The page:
A special episode of the Discovery show featuring the prime minister wading through Jim Corbett National Park to highlight “issues related to environmental change” may be part of the answer.

The show will premiere on August 12, and will be showcased in more than 180 countries. “When I was asked about a special programme focussing on life beyond politics – and that too in the midst of nature – I was both intrigued and inclined to take part in it,” Modi has been quoted as saying in a statement.

But the bigger question is: Did he choose to be “in the midst of nature” over his political duties as prime minister that day?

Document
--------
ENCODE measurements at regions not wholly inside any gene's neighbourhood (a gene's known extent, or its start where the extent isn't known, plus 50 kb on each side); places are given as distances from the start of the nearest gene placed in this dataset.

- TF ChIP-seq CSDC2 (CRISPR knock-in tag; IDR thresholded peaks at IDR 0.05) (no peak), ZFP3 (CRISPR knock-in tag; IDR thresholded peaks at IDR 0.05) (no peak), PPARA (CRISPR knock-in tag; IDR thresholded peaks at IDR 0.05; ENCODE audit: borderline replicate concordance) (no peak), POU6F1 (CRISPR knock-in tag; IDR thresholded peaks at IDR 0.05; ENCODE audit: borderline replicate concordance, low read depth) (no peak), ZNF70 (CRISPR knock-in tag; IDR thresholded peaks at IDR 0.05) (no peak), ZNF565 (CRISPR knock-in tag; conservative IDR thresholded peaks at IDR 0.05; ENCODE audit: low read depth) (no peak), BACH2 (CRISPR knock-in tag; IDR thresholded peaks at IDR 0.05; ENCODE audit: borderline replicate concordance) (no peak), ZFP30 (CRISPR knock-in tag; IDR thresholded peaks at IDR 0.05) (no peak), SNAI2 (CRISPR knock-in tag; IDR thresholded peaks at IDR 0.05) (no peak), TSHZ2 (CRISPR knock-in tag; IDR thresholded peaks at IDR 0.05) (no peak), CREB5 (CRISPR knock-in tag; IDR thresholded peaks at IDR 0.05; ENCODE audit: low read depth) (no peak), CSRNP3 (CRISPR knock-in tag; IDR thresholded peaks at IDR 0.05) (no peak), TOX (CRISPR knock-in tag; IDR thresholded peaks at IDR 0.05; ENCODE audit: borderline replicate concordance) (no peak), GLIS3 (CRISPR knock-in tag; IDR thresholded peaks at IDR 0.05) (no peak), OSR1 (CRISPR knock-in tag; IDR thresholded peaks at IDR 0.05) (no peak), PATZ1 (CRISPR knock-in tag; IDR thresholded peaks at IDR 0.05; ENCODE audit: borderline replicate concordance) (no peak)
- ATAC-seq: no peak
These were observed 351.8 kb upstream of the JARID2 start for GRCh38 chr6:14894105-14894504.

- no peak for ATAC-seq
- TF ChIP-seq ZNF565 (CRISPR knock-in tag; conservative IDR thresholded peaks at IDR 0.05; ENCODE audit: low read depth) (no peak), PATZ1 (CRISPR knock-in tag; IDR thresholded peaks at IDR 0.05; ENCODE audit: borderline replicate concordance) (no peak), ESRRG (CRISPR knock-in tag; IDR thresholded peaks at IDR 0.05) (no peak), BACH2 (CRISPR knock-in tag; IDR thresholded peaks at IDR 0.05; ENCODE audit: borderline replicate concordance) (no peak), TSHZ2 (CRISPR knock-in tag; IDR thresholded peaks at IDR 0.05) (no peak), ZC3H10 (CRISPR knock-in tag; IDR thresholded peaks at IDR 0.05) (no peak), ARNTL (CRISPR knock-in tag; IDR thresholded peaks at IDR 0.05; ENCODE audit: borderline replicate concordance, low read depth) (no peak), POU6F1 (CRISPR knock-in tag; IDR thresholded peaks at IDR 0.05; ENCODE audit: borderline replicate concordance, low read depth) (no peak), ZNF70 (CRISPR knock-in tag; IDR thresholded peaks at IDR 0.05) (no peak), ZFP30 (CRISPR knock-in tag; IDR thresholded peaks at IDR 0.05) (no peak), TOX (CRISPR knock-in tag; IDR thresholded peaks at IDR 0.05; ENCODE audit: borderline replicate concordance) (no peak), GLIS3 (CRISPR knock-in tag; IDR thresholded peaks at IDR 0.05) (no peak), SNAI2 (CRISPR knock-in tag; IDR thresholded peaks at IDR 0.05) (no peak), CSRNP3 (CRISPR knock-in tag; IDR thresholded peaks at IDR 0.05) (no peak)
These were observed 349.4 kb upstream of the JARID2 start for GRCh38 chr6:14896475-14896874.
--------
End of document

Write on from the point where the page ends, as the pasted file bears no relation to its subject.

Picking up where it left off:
Soon after the Pulwama attack – which left 48 Central Reserve Police Force personnel dead and several more injured – the opposition tore into the prime minister for not cutting short his trip to Corbett.

There were also allegations that Modi was shooting “three hours after the Pulwama attack.”

Thanks to Discovery, we now at least know that Modi was on an “epic adventure of a lifetime” that day, getting survival lessons from British reality TV star Bear Grylls.

Visuals from a promo of the show, which is also being promoted by the United Nations, depict Modi – dressed in a kurta, pajama, safari jacket and scarf – navigating the wilderness, walking through knee-length shrubs, floating on a blue raft and even fashioning a weapon using a knife, rope and piece of wood.

A still from ‘Man Vs Wild’ with Bear Grylls and Prime Minister Modi. Photo: YouTube

The timeline